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Stories, updates, insights, and original analysis from The Planetary Society.

Treasure Hunting With Hayabusa2

IN THE EARLY hours of 22 February, light was just beginning to brighten the campus of JAXA’s Institute of Space and Astronautical Sciences (ISAS) in Kanagawa, Japan. It should have been a quiet time, but the Hayabusa2 control room was packed with people. We were about to land on an asteroid.

What kind of asteroid is Ryugu?

What do we already know about Ryugu, and why is it so hard to know what it looks like? Hayabusa2 Mission Manger Makoto Yoshikawa

Opposition surge comet

Today, the Rosetta OSIRIS team's Image of the Day is this highly unusual view of the comet with the Sun very nearly behind the spacecraft.

Reading Itokawa's life history from microscopic samples

When Hayabusa's sample return capsule was first opened and found to be very clean-looking inside, I doubted that there could be enough material for laboratory analysis. JAXA announced later that they scraped about 1500 dust grains from the inside with a teflon spatula, and these likely came from Itokawa.

LPSC 2011: Analysis of the grains returned by Hayabusa

I'd been despairing of finding a good source for a writeup of the presentations in the Hayabusa session at last week's Lunar and Planetary Science Conference, but am happy to report that I've finally found an excellent one.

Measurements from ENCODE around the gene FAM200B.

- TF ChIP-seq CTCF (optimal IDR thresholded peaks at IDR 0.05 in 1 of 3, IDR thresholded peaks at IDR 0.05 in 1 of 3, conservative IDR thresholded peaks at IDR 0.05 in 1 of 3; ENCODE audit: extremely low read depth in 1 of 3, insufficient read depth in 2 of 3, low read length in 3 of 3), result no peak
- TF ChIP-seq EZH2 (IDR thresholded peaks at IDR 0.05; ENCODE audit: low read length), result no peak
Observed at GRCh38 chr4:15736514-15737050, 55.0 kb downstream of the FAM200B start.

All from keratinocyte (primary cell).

365 Days of Astronomy Podcast: Small Worlds

Today the 365 Days of Astronomy podcast aired my contribution, Small Worlds, about the smaller denizens of the solar system visited in the past year, and due to be visited in the next.

Asteroids and comets to scale, including Hartley 2

Just in time for today's Deep Impact press briefing, which you can watch on NASA TV in a few minutes: I've updated my montage of all the asteroids and comets that have been visited and photographed to include Hartley 2.

JAXA announcement: Itokawa sample return successful!

It's official: in a press release today, JAXA announced that some 1,500 dust grains scraped from the interior of Hayabusa's clean-looking sample return capsule are not of terrestrial origin so must be from Itokawa.

Hayabusa's return: a review

Hayabusa's return: round up some of the amazing photos, movies, and artworks that were posted and shared and Tweeted and re-Tweeted over the previous dozen hours or so.

Hayabusa's coming home

It really looks like Hayabusa is going to make it home. Hayabusa's sample return capsule will be returning to Earth on June 13, 2010, landing in the Woomera Prohibited Area, Australia at about 14:00 UTC.

Hayabusa update

JAXA has posted a note on their website on the status of Hayabusa, which apparently reached aphelion in late May. Hayabusa is Japan's amazing ion-powered mission to asteroid Itokawa, which touched down on Itokawa to grab a sample in mid-November 2005, but suffered an injury that has left in doubt its ability to return the sample capsule to Earth.

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